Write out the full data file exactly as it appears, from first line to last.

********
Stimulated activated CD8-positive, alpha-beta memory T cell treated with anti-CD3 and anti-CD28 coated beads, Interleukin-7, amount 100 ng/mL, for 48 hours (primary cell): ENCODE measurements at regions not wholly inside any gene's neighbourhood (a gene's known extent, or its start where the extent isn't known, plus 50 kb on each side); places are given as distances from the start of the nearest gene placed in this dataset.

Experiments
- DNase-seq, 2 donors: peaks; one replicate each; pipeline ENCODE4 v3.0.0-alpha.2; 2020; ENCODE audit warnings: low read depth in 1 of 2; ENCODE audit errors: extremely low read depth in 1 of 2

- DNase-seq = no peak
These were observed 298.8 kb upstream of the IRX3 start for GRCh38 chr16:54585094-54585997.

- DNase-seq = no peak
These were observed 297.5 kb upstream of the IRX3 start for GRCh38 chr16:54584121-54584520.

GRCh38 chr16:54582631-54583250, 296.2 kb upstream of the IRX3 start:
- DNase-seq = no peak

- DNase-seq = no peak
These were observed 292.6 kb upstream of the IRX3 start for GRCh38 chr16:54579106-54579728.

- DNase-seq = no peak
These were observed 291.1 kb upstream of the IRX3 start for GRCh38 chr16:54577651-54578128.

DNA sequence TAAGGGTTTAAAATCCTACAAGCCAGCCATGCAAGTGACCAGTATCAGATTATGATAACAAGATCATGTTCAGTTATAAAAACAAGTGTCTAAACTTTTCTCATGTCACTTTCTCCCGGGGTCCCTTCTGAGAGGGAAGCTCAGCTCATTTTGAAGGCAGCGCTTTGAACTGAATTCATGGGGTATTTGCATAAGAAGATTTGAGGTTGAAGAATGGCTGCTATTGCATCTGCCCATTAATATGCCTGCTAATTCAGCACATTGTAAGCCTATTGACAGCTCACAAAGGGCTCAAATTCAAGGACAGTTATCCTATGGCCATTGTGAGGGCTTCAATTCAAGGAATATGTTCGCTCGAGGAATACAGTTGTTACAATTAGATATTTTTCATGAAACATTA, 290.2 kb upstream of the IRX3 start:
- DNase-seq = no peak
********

Stimulated activated CD8-positive, alpha-beta memory T cell treated with anti-CD3 and anti-CD28 coated beads, Interleukin-7, amount 100 ng/mL, for 48 hours (primary cell): ENCODE measurements at regions not wholly inside any gene's neighbourhood (a gene's known extent, or its start where the extent isn't known, plus 50 kb on each side); places are given as distances from the start of the nearest gene placed in this dataset.

Experiments
- DNase-seq, 2 donors: peaks; one replicate each; pipeline ENCODE4 v3.0.0-alpha.2; 2020; ENCODE audit warnings: low read depth in 1 of 2; ENCODE audit errors: extremely low read depth in 1 of 2

- DNase-seq = no peak
These were observed 298.8 kb upstream of the IRX3 start for GRCh38 chr16:54585094-54585997.

- DNase-seq = no peak
These were observed 297.5 kb upstream of the IRX3 start for GRCh38 chr16:54584121-54584520.

GRCh38 chr16:54582631-54583250, 296.2 kb upstream of the IRX3 start:
- DNase-seq = no peak

- DNase-seq = no peak
These were observed 292.6 kb upstream of the IRX3 start for GRCh38 chr16:54579106-54579728.

- DNase-seq = no peak
These were observed 291.1 kb upstream of the IRX3 start for GRCh38 chr16:54577651-54578128.

DNA sequence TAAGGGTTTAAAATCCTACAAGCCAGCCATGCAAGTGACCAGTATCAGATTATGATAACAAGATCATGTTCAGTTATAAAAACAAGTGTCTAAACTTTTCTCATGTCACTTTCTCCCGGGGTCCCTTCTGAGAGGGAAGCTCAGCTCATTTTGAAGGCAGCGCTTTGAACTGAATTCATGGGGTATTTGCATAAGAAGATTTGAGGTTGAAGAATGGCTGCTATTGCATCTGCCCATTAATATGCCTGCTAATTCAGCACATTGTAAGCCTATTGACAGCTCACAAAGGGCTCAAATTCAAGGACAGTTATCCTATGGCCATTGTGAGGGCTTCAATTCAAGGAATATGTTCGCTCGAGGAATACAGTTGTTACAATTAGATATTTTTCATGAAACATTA, 290.2 kb upstream of the IRX3 start:
- DNase-seq = no peak